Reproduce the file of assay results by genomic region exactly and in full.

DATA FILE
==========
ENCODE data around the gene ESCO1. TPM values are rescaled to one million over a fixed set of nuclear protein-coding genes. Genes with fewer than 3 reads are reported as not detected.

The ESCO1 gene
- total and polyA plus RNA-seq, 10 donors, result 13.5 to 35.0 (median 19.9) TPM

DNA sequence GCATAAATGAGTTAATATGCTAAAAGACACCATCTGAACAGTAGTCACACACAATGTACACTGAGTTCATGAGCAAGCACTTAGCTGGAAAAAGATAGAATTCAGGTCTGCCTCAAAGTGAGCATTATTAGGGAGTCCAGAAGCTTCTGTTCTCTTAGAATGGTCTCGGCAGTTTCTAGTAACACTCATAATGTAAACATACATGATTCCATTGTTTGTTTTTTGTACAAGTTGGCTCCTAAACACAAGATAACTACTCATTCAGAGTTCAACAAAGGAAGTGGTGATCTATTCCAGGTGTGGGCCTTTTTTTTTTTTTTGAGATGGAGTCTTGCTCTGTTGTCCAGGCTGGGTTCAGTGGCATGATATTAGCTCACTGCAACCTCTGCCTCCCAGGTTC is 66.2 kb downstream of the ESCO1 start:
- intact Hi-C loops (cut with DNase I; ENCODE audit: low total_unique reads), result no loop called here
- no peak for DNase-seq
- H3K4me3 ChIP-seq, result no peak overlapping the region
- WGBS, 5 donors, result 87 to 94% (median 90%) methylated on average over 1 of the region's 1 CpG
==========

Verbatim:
ENCODE data around the gene ESCO1. TPM values are rescaled to one million over a fixed set of nuclear protein-coding genes. Genes with fewer than 3 reads are reported as not detected.

The ESCO1 gene
- total and polyA plus RNA-seq, 10 donors, result 13.5 to 35.0 (median 19.9) TPM

DNA sequence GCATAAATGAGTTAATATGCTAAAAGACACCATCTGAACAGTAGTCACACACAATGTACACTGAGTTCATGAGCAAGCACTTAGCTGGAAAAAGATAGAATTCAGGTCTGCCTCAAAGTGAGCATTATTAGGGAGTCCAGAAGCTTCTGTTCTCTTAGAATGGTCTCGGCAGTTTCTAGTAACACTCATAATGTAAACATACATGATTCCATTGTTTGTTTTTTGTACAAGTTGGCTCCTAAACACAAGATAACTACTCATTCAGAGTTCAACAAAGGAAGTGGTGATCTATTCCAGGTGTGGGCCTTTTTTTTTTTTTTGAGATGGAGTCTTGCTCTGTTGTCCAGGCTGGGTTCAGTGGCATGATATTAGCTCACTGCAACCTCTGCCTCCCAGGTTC is 66.2 kb downstream of the ESCO1 start:
- intact Hi-C loops (cut with DNase I; ENCODE audit: low total_unique reads), result no loop called here
- no peak for DNase-seq
- H3K4me3 ChIP-seq, result no peak overlapping the region
- WGBS, 5 donors, result 87 to 94% (median 90%) methylated on average over 1 of the region's 1 CpG